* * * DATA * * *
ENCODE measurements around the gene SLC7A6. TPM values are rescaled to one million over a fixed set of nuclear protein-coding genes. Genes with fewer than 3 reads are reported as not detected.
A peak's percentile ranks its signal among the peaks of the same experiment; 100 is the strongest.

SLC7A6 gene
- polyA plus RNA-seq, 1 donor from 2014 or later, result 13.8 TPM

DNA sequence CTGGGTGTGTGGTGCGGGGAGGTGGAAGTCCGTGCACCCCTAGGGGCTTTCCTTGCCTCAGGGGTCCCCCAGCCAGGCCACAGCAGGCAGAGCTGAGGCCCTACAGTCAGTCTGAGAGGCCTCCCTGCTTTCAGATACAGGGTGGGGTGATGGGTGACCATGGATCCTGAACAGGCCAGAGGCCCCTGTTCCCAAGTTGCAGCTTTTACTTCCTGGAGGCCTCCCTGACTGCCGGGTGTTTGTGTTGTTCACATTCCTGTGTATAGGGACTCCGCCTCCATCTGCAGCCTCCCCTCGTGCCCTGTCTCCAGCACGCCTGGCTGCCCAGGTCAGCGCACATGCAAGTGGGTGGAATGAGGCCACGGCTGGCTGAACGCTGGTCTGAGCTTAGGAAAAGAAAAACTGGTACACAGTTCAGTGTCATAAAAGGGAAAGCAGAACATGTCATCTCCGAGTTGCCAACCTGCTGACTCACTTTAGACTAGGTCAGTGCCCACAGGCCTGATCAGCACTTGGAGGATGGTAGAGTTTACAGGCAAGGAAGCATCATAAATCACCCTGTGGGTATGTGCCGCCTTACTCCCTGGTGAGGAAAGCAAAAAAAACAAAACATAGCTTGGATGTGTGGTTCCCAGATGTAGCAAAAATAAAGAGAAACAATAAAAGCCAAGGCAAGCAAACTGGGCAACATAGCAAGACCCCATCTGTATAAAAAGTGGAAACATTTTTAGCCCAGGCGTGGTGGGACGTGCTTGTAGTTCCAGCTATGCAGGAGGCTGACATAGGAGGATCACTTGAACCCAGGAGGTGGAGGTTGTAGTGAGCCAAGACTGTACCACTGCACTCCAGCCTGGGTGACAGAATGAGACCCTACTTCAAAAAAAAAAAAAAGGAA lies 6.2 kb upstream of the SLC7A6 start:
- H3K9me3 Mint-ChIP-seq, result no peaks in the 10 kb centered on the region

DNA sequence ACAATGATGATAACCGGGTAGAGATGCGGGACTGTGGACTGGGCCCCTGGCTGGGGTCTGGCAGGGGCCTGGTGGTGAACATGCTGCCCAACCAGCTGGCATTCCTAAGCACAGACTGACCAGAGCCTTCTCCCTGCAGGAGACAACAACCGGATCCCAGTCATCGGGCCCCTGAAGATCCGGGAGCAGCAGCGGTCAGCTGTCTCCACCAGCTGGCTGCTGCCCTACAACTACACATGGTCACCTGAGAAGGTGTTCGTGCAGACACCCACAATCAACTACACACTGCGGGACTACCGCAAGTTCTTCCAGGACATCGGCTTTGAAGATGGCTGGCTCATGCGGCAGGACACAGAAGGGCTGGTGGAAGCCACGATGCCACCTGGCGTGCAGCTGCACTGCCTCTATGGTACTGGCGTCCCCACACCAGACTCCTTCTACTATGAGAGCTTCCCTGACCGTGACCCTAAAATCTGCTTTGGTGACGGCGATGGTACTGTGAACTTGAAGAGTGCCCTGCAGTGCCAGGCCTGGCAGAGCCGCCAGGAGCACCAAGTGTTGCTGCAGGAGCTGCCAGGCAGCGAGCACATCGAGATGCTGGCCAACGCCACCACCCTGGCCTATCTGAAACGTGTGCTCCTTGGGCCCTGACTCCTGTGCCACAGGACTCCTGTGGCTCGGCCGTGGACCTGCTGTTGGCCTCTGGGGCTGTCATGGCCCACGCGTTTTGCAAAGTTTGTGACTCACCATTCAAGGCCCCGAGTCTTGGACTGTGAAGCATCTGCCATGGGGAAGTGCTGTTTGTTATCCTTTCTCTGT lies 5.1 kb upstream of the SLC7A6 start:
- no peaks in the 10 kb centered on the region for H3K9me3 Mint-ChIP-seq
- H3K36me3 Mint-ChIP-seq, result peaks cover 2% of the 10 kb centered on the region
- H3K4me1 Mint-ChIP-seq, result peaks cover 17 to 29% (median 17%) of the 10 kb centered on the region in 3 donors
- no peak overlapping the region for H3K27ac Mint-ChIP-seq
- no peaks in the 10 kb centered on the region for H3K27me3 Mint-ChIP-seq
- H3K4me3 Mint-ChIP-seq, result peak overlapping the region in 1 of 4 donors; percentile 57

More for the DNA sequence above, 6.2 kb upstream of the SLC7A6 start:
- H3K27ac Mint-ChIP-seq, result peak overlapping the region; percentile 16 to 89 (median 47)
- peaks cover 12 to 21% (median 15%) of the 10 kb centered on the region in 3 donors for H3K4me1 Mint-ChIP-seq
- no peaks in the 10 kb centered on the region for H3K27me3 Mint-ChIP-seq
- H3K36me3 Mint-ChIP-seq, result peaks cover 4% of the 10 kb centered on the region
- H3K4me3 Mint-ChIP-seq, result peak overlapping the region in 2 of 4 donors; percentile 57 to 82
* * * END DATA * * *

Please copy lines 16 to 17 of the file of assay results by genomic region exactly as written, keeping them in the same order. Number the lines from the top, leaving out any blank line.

- peaks cover 12 to 21% (median 15%) of the 10 kb centered on the region in 3 donors for H3K4me1 Mint-ChIP-seq
- no peaks in the 10 kb centered on the region for H3K27me3 Mint-ChIP-seq